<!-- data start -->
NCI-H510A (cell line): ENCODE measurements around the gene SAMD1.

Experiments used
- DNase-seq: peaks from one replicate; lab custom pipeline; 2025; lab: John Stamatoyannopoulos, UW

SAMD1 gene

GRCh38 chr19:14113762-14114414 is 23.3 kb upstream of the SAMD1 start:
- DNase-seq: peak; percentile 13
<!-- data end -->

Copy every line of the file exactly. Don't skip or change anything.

NCI-H510A (cell line): ENCODE measurements around the gene SAMD1.

Experiments used
- DNase-seq: peaks from one replicate; lab custom pipeline; 2025; lab: John Stamatoyannopoulos, UW

SAMD1 gene

GRCh38 chr19:14113762-14114414 is 23.3 kb upstream of the SAMD1 start:
- DNase-seq: peak; percentile 13